Japan’s Emperor Akihito hints at wish to abdicate

Akihito’s possible abdication requires a change in the Japanese constitution which says an emperor serves until death.

Photo by: Reuters
Photo by: Reuters

Japanese Emperor Akihito addresses a speech at the Imperial Palace in Tokyo, Japan, August 7, 2016 in this handout photo released on August 8, 2016 by the Imperial Household Agency of Japan.

Updated Aug 9, 2016

Japanese Emperor Akihito said he is worried that his age and declining health would make it difficult for him to fulfill his duties, in a rare video address to the public on Monday.

"I am already 80 years old, and fortunately I am now in good health. However, when I consider that my fitness level is gradually declining, I am worried that it may become difficult for me to carry out my duties as the symbol of the State with my whole being as I have done until now," he said.

Japan's Emperor Akihito exchanges smiles with Empress Michiko at the Imperial Palace in Tokyo, in this handout photo taken September 29, 2015 and released by the Imperial Household Agency of Japan. (Reuters Archive)

The 82-year-old monarch, who has had heart surgery and received cancer treatment, said that sometimes he feels “various constraints” in his physical fitness. He, however, suggested the idea of appointing a regent who would be able to carry out the duties the emperor is not specifically able to to do. “It is conceivable that a regent could be appointed,” he said.

Akihito is the 125th emperor of Japan who ascended to the Chrysanthemum throne after his father Hirohito died in 1989.

The Imperial House of Japan is the oldest continuing hereditary monarchy in the world.

Japanese Emperor Akihito and Empress Michiko smile with their family members during a family photo session for the New Year at the Imperial Palace in Tokyo, in this handout picture taken November 15, 2015. (Reuters Archive)

Akihito did not explicitly say he wants to step down and never used the word ‘abdication.’ However, his remarks were interpreted as a verification of previous reports that Akihito wanted to hand over his duties.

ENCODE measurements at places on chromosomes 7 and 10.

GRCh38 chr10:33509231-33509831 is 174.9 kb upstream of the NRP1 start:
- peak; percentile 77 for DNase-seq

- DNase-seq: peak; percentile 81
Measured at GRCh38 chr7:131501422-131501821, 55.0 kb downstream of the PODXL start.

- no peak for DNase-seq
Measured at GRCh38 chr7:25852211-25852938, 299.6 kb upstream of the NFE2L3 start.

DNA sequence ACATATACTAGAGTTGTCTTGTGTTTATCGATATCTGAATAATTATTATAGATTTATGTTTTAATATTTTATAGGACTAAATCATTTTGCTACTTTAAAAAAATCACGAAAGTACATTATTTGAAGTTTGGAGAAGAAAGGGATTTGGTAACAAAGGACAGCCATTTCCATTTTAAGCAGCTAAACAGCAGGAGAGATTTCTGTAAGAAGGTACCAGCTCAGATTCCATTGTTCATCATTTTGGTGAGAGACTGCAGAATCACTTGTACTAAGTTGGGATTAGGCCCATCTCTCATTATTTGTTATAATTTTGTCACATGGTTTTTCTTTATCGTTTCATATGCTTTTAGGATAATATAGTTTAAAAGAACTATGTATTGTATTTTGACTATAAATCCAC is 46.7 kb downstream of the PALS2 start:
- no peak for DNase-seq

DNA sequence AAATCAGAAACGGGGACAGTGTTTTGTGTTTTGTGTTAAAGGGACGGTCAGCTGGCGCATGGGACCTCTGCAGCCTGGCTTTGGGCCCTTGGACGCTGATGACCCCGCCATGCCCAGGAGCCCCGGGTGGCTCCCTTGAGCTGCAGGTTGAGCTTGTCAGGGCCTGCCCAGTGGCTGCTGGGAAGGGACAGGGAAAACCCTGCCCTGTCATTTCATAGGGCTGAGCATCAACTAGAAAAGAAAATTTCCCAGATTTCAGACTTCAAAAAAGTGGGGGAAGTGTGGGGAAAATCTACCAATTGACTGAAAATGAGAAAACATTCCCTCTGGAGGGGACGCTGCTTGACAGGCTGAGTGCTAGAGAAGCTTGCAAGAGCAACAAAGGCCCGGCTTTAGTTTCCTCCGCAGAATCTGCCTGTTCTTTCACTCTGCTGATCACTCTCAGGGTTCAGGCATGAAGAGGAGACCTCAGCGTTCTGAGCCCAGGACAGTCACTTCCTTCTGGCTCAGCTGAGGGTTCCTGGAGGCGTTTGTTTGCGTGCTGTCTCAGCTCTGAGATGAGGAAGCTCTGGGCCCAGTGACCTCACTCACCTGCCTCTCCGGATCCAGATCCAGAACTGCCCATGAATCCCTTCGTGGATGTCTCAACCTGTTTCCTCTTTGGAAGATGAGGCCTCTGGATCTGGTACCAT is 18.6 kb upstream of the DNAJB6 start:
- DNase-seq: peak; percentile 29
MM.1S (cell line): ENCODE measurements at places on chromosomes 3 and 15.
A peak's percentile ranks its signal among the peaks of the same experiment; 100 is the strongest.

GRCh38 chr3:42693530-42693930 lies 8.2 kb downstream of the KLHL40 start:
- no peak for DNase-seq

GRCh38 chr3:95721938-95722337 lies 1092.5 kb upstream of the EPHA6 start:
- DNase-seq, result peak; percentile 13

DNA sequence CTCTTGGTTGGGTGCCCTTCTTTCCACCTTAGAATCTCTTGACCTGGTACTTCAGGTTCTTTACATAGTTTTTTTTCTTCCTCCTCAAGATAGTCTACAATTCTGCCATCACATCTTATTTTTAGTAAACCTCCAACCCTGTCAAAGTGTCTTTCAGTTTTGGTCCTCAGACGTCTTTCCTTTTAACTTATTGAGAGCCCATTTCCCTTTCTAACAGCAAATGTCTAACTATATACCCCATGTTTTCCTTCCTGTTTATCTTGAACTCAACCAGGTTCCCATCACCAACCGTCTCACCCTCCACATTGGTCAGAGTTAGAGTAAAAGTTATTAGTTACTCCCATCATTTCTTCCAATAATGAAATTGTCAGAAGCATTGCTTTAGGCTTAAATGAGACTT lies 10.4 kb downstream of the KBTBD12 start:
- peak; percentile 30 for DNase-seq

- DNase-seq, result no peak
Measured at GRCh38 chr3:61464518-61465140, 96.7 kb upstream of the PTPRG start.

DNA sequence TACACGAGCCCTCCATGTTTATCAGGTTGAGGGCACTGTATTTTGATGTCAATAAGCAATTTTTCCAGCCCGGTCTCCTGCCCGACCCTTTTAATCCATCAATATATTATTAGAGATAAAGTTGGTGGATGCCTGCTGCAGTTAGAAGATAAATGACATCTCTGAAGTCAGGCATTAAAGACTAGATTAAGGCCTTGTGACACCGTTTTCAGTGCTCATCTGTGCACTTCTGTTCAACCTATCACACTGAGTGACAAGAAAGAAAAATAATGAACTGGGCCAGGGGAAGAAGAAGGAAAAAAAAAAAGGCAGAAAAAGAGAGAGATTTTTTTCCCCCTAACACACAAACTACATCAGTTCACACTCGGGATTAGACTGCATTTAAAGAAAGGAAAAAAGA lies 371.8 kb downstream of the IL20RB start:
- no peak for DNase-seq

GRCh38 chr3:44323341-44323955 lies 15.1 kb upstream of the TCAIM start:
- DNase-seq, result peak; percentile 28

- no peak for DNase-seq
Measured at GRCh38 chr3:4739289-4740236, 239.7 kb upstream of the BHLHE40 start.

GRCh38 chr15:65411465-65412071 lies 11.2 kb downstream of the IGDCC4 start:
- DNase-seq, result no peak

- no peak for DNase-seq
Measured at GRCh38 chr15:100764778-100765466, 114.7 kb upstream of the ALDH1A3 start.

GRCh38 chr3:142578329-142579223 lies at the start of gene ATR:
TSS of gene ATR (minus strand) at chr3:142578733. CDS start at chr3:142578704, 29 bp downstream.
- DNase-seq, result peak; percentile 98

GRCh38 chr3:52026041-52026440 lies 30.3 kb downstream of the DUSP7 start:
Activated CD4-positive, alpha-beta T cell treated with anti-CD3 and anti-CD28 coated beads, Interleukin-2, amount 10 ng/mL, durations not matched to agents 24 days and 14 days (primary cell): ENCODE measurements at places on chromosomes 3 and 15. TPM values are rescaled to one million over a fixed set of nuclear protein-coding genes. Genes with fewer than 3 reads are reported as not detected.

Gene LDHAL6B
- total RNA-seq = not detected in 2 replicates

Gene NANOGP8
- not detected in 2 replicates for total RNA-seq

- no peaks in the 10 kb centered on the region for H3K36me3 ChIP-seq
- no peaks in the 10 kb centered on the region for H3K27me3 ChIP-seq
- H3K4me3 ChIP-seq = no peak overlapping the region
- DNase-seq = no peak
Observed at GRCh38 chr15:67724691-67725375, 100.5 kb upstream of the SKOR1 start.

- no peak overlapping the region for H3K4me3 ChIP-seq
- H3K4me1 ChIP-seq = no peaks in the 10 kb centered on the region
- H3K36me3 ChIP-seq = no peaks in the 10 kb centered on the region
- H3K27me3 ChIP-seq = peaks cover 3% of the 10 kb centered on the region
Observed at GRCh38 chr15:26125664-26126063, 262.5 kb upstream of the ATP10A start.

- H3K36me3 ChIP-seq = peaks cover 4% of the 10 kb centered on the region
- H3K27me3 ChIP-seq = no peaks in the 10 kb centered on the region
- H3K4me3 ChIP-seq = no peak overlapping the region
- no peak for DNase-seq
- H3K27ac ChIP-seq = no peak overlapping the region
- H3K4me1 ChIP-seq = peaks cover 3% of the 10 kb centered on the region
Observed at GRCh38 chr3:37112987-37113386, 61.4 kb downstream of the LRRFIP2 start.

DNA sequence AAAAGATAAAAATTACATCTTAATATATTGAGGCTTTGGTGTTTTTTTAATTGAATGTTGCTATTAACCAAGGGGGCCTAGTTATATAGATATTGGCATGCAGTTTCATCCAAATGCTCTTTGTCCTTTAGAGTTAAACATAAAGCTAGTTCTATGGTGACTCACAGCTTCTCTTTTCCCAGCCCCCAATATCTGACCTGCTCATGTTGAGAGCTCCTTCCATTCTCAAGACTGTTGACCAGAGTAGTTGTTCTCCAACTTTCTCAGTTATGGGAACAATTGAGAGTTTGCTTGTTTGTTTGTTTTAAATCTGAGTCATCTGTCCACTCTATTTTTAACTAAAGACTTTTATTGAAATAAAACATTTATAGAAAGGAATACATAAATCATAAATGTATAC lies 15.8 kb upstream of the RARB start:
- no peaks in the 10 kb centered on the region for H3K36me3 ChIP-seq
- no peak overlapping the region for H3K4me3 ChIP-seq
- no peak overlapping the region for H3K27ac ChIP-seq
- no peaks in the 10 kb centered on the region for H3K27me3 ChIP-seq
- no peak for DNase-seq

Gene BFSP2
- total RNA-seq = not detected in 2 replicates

The Emperor’s 10-minute-long pre-recorded message was allusive as he did not want to be seen as interfering in politics.

Japan’s 1947 post-war constitution defines the Emperor as “the symbol of the state and of the unity of people”, a figurehead with no political power.

Under the constitution, the emperor is not allowed to make any political statements.

TV sets showing Japanese Emperor Akihito's address are seen at an electronic shop in Tokyo, Japan, in this photo taken by Kyodo August 8, 2016. (Reuters)

This was Akihito’s second time to speak directly to the nation. The first one was in 2011, when an earthquake and tsunami devastated the northeast coast of Japan causing a nuclear disaster in Fukushima.

Opinion polls suggest that the vast majority of ordinary Japanese sympathise with Akihito’s potential abdication. However, this requires a legal change in Japanese law which says an emperor serves until death.

People watch a large screen showing Japanese Emperor Akihito's video address in Tokyo, Japan, August 8, 2016. (Reuters)

In a swift response to the emperor’s statement, Japanese Prime Minister Shinzo Abe said his government will take the remarks “seriously,” without making any specific commitment.

"Considering the emperor's duties, as well as his age and the burden [of the job], we have to firmly look at what we can do," Abe stated.

If Japanese parliament changes the law to permit Akihito’s abdication, he would become the first emperor in two centuries to leave the throne.

The last Japanese monarch to step down was Kokaku, who gave up the throne in 1817.

TRTWorld and agencies